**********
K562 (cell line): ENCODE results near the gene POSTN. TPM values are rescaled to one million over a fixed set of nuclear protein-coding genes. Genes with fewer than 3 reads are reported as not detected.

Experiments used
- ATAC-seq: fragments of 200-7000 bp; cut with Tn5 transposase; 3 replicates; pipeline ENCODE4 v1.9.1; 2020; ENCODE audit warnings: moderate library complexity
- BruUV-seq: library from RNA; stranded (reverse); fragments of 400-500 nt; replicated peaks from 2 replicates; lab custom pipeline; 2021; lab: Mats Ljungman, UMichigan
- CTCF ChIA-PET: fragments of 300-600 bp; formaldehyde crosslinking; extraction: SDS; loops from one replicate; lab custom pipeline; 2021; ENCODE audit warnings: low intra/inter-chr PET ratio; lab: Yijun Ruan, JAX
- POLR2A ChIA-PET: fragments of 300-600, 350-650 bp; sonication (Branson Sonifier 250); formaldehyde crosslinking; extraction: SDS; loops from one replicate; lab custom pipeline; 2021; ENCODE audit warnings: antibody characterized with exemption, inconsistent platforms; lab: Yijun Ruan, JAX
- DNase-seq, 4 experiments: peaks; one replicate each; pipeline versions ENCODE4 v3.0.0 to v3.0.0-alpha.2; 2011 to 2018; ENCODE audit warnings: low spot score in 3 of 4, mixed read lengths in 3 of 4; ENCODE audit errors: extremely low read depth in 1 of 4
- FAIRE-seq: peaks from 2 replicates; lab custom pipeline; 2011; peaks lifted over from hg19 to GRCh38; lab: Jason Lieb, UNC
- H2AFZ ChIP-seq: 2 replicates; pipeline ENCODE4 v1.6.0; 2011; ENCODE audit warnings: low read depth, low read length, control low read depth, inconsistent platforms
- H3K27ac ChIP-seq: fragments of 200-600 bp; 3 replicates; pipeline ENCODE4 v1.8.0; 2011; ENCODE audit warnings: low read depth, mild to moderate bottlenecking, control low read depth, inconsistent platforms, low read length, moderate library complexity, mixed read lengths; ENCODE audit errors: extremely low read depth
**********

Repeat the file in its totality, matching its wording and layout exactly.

K562 (cell line): ENCODE results near the gene POSTN. TPM values are rescaled to one million over a fixed set of nuclear protein-coding genes. Genes with fewer than 3 reads are reported as not detected.

Experiments used
- ATAC-seq: fragments of 200-7000 bp; cut with Tn5 transposase; 3 replicates; pipeline ENCODE4 v1.9.1; 2020; ENCODE audit warnings: moderate library complexity
- BruUV-seq: library from RNA; stranded (reverse); fragments of 400-500 nt; replicated peaks from 2 replicates; lab custom pipeline; 2021; lab: Mats Ljungman, UMichigan
- CTCF ChIA-PET: fragments of 300-600 bp; formaldehyde crosslinking; extraction: SDS; loops from one replicate; lab custom pipeline; 2021; ENCODE audit warnings: low intra/inter-chr PET ratio; lab: Yijun Ruan, JAX
- POLR2A ChIA-PET: fragments of 300-600, 350-650 bp; sonication (Branson Sonifier 250); formaldehyde crosslinking; extraction: SDS; loops from one replicate; lab custom pipeline; 2021; ENCODE audit warnings: antibody characterized with exemption, inconsistent platforms; lab: Yijun Ruan, JAX
- DNase-seq, 4 experiments: peaks; one replicate each; pipeline versions ENCODE4 v3.0.0 to v3.0.0-alpha.2; 2011 to 2018; ENCODE audit warnings: low spot score in 3 of 4, mixed read lengths in 3 of 4; ENCODE audit errors: extremely low read depth in 1 of 4
- FAIRE-seq: peaks from 2 replicates; lab custom pipeline; 2011; peaks lifted over from hg19 to GRCh38; lab: Jason Lieb, UNC
- H2AFZ ChIP-seq: 2 replicates; pipeline ENCODE4 v1.6.0; 2011; ENCODE audit warnings: low read depth, low read length, control low read depth, inconsistent platforms
- H3K27ac ChIP-seq: fragments of 200-600 bp; 3 replicates; pipeline ENCODE4 v1.8.0; 2011; ENCODE audit warnings: low read depth, mild to moderate bottlenecking, control low read depth, inconsistent platforms, low read length, moderate library complexity, mixed read lengths; ENCODE audit errors: extremely low read depth